All historical fiction is in some way “alternate history” fiction. As a genre however, alternate history is explicitly counterfactual. “Alt hist”, with its echoes of “alt country”, for me is something slightly different to alternate history per se , implying historical fiction that is a little off kilter and slightly obscurer than the usual run of historical fiction fare.
I have yet to see the film of this novel, but enjoyed the book greatly. Resistance is squarely alternate history in one way, but the counterfactual details are less important than the emotional landscape Sheers depicts.
Resistance, made into a film released in 2011 is written by the Welsh poet Owen Sheers, notable also for being the Welsh Rugby Union’s first writer-in-residence. It is another entry in the what-if-the-Nazis-won-World-War-II category of the alternate history genre, but one much more concerned with the emotional and quotidian realities of occupation rather than with In an Afterword Sheers relates the background to the novel; the Auxiliary Units which were to mount clandestine resistance in the event of invasion (In Alt Hist 4, Johnathon Doering’s “Battalion 202” stories were based on the same Units).
In terms of the Alternate History, in Sheers’ story Stalin abandoned Moscow, leaving it and Stalingrad to fall to the Germans. More directly related to the premise, the D-Day landings failed, due in large part to the exposure of the elaborate deception of Operation Fortitude by a German sleeper agent in Britain – the Germans therefore realise that the invasion plan was for Normandy rather than Calais as Fortitude suggested. During the novel we read of Churchill’s departure for Canada, Roosevelt’s defeat in the 1944 Presidential election, the United States’ subsequent departure from the War in Europe, and R.A. Butler’s appointment as a quisling Prime Minister.
All this is far from Sheers’ focus. We begin with the sudden disappearance, shortly after the German invasion, of all the menfolk from a remote Welsh valley near the English border. It soon becomes evident that all have decamped to join the resistance. The focus is primarily on Sarah Lewis, a twenty-six year old woman from a neighbouring valley. She and the other women band together and decide their duty is to keep things going as if the men haven’t left.
This becomes impossible with arrival of a Wehrmacht patrol lead by Captain Wolfram. Wolfram is a familiar type in World War II fiction; the war- and Nazi- weary officer. For reasons which would stray into spoiler territory, shortly after the invasion the SS request that Wolfram form a patrol for a special mission. As this promises to take the men away from what promises to be a bloody battle for London, Wolfram picks five men who he feels are either particularly damaged or particular salvageable from the wreckage of war.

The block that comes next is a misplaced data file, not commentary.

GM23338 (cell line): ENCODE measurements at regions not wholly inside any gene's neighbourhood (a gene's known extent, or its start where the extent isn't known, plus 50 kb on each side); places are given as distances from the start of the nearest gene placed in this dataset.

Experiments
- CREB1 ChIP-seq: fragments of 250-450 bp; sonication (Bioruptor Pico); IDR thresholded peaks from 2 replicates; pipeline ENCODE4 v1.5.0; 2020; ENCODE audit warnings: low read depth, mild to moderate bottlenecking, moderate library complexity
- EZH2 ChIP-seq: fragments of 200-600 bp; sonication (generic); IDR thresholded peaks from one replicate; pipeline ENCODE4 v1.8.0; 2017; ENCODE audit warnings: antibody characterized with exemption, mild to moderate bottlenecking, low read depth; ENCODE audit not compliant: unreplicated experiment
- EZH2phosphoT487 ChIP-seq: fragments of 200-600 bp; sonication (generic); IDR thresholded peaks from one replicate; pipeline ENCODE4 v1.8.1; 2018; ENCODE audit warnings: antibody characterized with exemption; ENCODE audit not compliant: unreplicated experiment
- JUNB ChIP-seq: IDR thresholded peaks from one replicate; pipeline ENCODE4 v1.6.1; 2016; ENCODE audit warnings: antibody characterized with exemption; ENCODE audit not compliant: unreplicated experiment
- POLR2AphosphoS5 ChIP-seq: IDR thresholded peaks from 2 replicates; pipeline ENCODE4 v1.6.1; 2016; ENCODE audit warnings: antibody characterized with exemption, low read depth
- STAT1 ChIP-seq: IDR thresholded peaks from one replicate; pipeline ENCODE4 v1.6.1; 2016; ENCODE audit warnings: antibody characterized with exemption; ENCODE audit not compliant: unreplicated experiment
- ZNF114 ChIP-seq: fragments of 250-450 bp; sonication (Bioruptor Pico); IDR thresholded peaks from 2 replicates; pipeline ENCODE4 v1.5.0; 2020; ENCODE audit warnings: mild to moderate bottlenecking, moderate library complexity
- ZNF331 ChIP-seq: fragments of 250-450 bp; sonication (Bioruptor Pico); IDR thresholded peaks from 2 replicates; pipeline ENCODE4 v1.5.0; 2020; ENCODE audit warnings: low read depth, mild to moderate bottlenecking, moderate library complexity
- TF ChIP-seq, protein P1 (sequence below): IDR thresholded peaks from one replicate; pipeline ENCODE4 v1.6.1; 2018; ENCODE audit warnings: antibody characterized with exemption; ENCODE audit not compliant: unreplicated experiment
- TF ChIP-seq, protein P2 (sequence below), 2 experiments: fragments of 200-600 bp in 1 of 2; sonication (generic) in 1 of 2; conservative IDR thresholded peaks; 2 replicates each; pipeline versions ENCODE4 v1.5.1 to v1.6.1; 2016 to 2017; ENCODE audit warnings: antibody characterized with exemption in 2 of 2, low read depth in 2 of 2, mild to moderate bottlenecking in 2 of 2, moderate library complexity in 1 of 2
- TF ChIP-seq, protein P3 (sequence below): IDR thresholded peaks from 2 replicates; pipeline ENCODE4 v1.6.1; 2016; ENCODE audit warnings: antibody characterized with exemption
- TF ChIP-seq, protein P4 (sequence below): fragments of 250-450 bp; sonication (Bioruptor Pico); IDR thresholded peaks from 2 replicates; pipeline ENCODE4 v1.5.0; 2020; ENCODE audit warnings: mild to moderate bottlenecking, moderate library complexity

Sheers describes the patrol’s journey to Oxford and further through occupied Britain with a restraint that accentuates the casual horror of the Nazi approach to resistance. Most of the book, however, is taken up with the lives of the women in the valley, and the impact of the patrol’s arrival there. Sheer has a sure sense of place, and for the rhythms and realities of rural life. His prose is never overtly “lyrical”, but marked by a power and grace which sucks the reader in.
The third plot strand is the story of George, a young man who is recruited, in 1940, into the planned resistance. Declared medically unfit for combat as a cover, George has to endure the contempt of his family and others, and when invasion does arrive he witnesses the gradual slide towards collaboration. One of Sheers’ themes is the meaning of collaboration and the defining effects of the uniform. A severe snow-laden winter forces the women and the patrol into a co-existence which gradually becomes something more. Sarah, the most resistant to any compromise of her absent husband, attracts Captain Wolfram. The common humanity of the soldiers and the women is not strong enough to resist the forces that would reduce them to occupier and occupied.
I couldn’t help thinking that the story could easily have been told as “straight” historical fiction with a setting in France, say. It is interesting to look at the User reviews of the film on imdb.com and note the stark divide between those who found it moving, poetic, haunting etc and those who were frankly bored. Those who prefer alternate history of a more “from above” nature, with great attention to the key moments that made the timeline go on a different tack, may not be overly impressed. For those who wish to enter a world familiar yet strange, homely yet terrifying, Resistance is highly recommended.